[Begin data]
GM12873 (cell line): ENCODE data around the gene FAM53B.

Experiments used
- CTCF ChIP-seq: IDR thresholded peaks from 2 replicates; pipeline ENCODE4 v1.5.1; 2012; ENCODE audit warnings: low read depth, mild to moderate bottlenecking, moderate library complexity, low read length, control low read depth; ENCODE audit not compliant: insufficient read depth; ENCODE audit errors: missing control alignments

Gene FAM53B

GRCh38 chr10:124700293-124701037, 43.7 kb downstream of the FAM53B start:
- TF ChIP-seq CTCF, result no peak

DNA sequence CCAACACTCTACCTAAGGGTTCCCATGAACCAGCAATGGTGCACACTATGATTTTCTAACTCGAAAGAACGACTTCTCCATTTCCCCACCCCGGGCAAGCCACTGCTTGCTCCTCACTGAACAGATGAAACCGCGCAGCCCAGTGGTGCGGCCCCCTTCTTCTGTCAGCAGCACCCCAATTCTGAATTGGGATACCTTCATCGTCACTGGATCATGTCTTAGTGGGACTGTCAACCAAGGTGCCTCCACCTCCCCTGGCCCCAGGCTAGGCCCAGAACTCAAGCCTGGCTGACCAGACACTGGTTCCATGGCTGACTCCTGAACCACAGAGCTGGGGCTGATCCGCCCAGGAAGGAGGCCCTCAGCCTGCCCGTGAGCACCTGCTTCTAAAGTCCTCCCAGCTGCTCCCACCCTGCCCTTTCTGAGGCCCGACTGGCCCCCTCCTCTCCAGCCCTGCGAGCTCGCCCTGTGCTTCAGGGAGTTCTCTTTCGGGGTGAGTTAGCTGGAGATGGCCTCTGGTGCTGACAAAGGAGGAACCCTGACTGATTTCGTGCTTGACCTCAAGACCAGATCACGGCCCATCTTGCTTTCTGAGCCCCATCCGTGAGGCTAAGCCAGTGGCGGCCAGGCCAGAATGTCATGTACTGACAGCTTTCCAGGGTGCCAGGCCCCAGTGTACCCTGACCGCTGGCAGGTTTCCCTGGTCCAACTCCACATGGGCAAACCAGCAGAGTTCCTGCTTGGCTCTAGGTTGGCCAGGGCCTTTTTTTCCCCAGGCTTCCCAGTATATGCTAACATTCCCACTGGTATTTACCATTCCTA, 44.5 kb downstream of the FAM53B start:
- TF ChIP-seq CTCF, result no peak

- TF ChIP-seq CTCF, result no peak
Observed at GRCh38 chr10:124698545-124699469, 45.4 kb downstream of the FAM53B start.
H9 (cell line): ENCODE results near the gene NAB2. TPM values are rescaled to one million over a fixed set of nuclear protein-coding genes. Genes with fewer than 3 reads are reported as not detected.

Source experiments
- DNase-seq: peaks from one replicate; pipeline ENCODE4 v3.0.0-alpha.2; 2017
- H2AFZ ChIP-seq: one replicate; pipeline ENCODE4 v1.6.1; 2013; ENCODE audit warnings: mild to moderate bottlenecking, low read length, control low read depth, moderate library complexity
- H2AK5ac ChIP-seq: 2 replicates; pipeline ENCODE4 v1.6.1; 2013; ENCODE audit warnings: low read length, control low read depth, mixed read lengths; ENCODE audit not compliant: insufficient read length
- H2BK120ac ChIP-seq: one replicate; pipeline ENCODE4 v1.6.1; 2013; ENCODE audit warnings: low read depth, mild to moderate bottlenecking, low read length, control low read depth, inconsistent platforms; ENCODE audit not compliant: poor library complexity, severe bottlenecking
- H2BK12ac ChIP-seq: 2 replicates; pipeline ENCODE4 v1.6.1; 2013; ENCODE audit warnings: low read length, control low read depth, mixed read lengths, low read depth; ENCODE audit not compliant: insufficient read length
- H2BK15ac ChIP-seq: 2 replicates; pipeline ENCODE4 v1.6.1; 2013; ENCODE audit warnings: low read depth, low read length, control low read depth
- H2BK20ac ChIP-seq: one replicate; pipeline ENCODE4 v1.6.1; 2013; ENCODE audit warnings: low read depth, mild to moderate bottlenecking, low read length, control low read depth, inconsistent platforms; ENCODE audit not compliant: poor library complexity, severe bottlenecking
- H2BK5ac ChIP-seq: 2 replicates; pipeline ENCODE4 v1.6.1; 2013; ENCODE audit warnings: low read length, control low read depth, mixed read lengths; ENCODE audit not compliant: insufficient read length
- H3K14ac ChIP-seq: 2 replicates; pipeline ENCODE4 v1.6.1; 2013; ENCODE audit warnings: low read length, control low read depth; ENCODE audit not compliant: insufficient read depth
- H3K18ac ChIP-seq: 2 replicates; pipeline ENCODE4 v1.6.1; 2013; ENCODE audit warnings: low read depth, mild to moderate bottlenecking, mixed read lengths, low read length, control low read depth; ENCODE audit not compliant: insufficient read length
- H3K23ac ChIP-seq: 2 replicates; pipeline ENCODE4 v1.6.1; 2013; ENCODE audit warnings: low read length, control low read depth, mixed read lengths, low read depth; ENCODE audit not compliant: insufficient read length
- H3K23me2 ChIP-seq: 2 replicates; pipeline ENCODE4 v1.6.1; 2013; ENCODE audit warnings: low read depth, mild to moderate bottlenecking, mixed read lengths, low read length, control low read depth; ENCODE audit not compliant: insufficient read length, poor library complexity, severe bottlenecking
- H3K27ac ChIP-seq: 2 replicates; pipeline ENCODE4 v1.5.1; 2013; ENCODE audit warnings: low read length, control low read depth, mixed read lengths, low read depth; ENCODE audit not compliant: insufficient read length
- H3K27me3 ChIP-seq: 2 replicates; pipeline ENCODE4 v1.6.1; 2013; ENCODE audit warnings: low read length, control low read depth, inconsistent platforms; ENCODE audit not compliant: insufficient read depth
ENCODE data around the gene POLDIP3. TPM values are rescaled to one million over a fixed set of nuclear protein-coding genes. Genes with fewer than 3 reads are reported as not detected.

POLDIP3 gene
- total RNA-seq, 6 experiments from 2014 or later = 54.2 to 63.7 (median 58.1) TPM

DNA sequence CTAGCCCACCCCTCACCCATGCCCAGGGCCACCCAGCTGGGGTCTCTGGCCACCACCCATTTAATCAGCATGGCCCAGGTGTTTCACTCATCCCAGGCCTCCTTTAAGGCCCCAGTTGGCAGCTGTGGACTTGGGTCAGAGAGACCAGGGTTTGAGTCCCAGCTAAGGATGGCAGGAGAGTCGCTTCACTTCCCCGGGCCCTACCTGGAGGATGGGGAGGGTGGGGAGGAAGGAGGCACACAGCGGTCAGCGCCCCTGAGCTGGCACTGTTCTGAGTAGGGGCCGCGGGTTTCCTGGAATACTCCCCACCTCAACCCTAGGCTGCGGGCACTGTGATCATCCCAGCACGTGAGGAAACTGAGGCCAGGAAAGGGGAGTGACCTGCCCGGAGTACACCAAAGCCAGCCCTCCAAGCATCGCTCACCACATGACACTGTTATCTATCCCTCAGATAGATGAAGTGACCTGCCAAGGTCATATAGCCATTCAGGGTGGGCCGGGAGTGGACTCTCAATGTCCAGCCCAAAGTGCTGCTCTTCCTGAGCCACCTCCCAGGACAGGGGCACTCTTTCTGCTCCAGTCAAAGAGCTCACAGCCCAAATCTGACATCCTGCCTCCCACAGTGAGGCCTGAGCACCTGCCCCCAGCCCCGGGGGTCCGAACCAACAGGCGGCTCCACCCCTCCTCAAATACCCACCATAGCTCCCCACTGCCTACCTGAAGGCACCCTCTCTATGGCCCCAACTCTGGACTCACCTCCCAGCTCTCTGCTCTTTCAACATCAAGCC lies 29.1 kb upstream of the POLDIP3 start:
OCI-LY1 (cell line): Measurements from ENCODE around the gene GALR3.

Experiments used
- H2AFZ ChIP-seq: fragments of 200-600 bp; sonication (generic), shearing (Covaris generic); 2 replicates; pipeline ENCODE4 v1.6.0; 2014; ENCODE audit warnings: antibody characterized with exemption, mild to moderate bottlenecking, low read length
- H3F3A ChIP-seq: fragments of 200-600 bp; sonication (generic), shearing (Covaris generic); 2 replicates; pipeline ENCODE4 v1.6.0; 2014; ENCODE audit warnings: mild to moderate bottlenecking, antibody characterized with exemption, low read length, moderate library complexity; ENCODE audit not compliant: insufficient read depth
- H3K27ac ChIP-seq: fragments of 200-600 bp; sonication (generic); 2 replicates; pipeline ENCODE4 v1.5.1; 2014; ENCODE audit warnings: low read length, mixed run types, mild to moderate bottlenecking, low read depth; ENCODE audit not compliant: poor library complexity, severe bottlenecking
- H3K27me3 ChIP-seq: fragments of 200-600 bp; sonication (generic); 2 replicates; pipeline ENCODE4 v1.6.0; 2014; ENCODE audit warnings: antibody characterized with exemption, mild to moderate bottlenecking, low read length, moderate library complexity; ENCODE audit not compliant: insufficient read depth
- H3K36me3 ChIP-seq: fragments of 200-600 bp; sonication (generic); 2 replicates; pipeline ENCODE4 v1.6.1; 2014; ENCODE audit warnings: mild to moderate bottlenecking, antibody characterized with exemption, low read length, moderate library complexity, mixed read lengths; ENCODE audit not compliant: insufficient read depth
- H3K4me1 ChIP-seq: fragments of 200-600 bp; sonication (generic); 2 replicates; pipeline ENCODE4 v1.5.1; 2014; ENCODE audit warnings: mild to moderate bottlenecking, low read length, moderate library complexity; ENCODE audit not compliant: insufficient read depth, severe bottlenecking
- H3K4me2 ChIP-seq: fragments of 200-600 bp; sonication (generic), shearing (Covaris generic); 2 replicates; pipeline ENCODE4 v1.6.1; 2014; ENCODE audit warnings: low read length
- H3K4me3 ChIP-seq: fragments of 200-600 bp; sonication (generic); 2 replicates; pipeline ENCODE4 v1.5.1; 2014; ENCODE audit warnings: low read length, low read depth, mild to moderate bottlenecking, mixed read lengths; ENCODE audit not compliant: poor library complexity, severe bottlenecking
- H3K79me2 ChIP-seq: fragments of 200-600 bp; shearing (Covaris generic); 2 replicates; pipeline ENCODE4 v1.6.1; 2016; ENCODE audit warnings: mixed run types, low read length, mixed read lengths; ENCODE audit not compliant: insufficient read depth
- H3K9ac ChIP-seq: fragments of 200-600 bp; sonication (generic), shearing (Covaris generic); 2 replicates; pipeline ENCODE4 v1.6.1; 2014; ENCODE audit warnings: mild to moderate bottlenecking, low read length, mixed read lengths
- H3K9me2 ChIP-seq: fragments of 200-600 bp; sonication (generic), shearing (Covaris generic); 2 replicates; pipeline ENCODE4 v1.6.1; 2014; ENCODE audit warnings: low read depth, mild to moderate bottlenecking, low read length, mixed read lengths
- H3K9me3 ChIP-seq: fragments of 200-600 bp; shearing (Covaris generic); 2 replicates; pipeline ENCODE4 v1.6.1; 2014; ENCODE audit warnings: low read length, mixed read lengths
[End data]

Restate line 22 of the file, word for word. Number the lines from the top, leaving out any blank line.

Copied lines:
- H3K18ac ChIP-seq: 2 replicates; pipeline ENCODE4 v1.6.1; 2013; ENCODE audit warnings: low read depth, mild to moderate bottlenecking, mixed read lengths, low read length, control low read depth; ENCODE audit not compliant: insufficient read length